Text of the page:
Mary Fernal is excited to see an influx of tennis players from across the state hosted in Mission, thanks to the new tennis complex.
On Nov. 26 this week, the city of Mission held a ribbon cutting for the Mission Tennis Center at Birdwell Park, located at 2400 N. Stewart Rd. The facilities, said to improve the quality of life in the city, were approved, funded and completed in three and a half years.
Several city leaders and a state leader were present, along with residents from across Mission, to enjoy and experience the tennis center. The renovation of Birdwell Park includes “the resurfacing and restriping of three existing tennis courts, the construction of 13 new courts, addition of a Musco Lighting System, shaded picnic tables,” a revitalized 8-foot-wide walking trail and additional parking spaces.
“Mission is the place to be,” Mayor Armando O’caña said. “It’s the beginning of a new trend in Mission, and that is to make it a very healthy city.”
The undertaking began when Mission’s Parks and Recreation created a public survey for a ten-year plan for the city, which found that tennis ranked number three in the top ten needs of Mission residents. City Manager Randy Perez, who was present with the city from the start of the project, thanked all the departments for their dedication to making the project a success.
“I’m very humbled to present this beautiful facility not only to our citizens, but to our surrounding area,” Perez said. “The mayor and council have a vision to impact not only our children, but our whole community.”
Perez also thanked former city manager Martin Garza, Jr. for being there at the start of the project. Garza was present at the ribbon cutting, and said the facilities were beautiful.
When Parks and Recreation Director Brad Bentsen took the microphone, he spoke about the fact that tennis is a lifetime sport available to all who are interested.
“It’s a sport that many people can enjoy without any barriers to stand up against,” Bentsen said. “What was once not even considered a possibility has now become a reality.”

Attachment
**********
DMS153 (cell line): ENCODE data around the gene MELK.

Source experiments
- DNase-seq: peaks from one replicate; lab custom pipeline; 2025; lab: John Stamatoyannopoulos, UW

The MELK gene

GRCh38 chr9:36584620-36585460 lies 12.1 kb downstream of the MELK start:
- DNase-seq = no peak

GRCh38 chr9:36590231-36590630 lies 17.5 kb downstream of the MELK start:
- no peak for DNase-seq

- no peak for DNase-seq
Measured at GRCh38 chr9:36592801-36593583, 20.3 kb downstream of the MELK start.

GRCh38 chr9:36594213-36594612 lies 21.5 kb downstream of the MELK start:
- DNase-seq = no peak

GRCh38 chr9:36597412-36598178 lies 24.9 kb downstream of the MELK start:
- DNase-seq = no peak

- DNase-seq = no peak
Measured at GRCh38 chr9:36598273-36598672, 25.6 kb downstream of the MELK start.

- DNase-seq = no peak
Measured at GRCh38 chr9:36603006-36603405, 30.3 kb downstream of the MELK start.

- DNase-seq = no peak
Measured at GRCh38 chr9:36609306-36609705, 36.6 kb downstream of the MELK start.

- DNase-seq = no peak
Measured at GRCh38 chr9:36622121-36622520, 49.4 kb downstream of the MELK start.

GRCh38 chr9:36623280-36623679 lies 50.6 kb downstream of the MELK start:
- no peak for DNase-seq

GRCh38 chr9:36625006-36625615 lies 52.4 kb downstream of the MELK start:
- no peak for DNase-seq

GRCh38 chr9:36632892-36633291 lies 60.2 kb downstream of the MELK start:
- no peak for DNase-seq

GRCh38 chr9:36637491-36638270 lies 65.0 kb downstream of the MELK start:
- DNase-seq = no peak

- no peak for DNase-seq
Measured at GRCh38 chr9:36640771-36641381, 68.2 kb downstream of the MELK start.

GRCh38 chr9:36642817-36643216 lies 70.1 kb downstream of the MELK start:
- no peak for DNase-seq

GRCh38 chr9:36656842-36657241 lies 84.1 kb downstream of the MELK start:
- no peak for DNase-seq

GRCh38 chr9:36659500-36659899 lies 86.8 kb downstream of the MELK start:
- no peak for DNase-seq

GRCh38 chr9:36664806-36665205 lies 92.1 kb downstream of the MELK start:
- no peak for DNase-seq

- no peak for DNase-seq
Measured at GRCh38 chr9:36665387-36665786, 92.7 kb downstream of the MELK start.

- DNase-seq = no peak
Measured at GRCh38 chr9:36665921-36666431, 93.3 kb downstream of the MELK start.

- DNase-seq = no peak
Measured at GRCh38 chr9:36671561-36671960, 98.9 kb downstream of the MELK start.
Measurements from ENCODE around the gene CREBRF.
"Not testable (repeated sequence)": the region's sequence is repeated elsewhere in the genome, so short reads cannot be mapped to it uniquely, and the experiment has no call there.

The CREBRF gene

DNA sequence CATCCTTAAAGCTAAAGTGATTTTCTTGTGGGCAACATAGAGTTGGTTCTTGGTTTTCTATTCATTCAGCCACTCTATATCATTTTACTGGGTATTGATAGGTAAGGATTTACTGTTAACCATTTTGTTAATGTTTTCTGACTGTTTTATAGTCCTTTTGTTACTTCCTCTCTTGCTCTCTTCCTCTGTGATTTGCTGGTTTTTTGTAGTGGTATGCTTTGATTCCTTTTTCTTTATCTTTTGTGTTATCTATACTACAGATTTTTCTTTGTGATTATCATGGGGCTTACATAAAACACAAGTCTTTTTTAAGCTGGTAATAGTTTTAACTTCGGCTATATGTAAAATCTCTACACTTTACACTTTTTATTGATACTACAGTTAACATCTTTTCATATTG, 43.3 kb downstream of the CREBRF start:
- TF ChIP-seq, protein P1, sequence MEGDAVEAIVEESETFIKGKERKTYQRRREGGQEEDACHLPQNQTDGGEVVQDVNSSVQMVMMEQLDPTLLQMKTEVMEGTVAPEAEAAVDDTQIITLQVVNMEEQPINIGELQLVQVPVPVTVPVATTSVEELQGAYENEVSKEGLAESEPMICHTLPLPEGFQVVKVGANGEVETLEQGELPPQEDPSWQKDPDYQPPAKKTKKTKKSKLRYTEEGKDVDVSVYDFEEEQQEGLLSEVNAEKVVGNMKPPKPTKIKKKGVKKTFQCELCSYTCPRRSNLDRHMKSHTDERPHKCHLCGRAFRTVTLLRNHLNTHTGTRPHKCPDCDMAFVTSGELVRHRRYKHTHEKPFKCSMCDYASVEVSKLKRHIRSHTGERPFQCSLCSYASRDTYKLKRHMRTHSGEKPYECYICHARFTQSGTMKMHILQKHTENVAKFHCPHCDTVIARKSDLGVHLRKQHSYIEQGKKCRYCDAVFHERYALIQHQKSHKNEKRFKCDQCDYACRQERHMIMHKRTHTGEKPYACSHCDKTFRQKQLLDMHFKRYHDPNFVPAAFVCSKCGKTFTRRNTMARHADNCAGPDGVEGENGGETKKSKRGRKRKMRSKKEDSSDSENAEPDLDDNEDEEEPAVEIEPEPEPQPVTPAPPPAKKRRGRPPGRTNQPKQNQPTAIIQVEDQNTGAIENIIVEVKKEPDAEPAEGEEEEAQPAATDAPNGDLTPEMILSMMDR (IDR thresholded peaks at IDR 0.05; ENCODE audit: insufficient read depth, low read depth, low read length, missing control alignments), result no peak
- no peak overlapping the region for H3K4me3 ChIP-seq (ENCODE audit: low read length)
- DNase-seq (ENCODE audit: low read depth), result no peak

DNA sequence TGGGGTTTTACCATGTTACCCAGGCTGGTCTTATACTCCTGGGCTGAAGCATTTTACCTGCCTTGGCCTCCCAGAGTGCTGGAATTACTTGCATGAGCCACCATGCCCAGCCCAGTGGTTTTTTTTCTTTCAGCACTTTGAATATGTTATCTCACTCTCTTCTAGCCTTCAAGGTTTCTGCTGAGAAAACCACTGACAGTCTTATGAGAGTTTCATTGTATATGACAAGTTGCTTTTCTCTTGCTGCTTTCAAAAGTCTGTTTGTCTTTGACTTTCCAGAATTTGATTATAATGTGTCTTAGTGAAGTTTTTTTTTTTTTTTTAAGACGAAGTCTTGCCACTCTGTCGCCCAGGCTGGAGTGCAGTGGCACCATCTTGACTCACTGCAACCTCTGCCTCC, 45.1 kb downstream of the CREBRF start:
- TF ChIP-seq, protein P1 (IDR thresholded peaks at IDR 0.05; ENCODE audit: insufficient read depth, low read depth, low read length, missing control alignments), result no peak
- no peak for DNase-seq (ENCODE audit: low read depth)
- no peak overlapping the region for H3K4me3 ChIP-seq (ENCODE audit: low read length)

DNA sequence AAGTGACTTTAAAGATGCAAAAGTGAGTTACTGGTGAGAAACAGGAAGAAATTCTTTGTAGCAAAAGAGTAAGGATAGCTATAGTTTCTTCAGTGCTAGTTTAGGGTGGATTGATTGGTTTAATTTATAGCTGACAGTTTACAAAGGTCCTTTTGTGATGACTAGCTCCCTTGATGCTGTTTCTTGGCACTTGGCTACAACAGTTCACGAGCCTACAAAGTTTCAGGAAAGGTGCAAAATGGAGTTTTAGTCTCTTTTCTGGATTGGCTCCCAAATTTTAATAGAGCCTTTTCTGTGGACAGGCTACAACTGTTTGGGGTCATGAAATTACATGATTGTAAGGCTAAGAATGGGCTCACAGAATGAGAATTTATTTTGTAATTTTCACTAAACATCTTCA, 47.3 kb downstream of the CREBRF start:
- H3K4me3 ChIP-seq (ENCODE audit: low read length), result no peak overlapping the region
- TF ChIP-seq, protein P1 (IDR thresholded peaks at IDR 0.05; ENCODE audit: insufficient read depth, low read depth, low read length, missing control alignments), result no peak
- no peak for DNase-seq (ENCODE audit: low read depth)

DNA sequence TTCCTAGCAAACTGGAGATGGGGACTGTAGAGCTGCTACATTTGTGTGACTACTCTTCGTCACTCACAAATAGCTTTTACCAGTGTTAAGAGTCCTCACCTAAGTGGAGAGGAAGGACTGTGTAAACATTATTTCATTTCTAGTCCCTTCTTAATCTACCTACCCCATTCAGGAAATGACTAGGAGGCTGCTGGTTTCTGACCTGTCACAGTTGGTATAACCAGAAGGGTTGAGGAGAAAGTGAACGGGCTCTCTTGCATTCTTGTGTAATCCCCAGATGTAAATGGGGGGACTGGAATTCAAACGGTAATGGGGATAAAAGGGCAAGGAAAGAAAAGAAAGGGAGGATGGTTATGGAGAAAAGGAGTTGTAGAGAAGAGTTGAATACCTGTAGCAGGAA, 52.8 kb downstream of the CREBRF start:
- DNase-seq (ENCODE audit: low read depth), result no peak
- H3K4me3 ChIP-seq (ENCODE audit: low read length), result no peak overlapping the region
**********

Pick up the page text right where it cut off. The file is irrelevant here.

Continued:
Bentsen introduced several speakers who spoke highly of the Mission Tennis Center and what it had to offer, including Susan Sharp from the Texas Parks & Wildlife Dept., Judy Quisenberry from Valley Baptist Legacy Foundation, Xavier Longoria, Diane Birdwell, Angelica Lagrange from the South Texas Community Tennis Association and Senator Juan “Chuy” Hinojosa. Hinojosa noted that the complex would improve the quality of life in Mission, and was made with public health for a vital population in mind.
“Tennis courts now have walking trails and running trails and exercise stations, and they’re so important,” Hinojosa said. “Quite frankly it’s healthy to exercise, we have so much diabetes, infectious diseases and obesity, so this helps – especially when we teach our young people that it’s important to exercise.”
The Mission Tennis Center cost approximately $1.9 million according to City Manager Perez. Bentsen thanked several organizations who contributed to the funding of the state-of-the-art complex, including the Valley Baptist Legacy Foundation and Texas Parks and Wildlife, and the land donated by the Birdwell family.
That evening, the city was able to show off the complex and bird-friendly lighting system as children and adults alike took the lines and prepared to play. Yellow tennis balls littered the courts as volunteers served practice rounds to those donned in athletic gear and wielding rackets of all sizes.
During the event, select courts were set up specifically with Tennis for the Blind and Wheelchair Tennis, highlighting the accessible nature of the game. Fernal watched and smiled, saying the center was going to change lives.
“This is fabulous, this is like an opening,” Fernal said. “This will open the doors for many more people.”
South Texas Community Tennis Association, along with the city, will eventually be offering recreational and competitive tennis, disability tennis, wheelchair tennis, USTA tournaments and blind tennis at the Mission Tennis Center, and they stressed that people of all ages, backgrounds and abilities are capable of joining the game.
This article originally appeared in the Friday Nov. 29, 2019 issue of the Progress Times.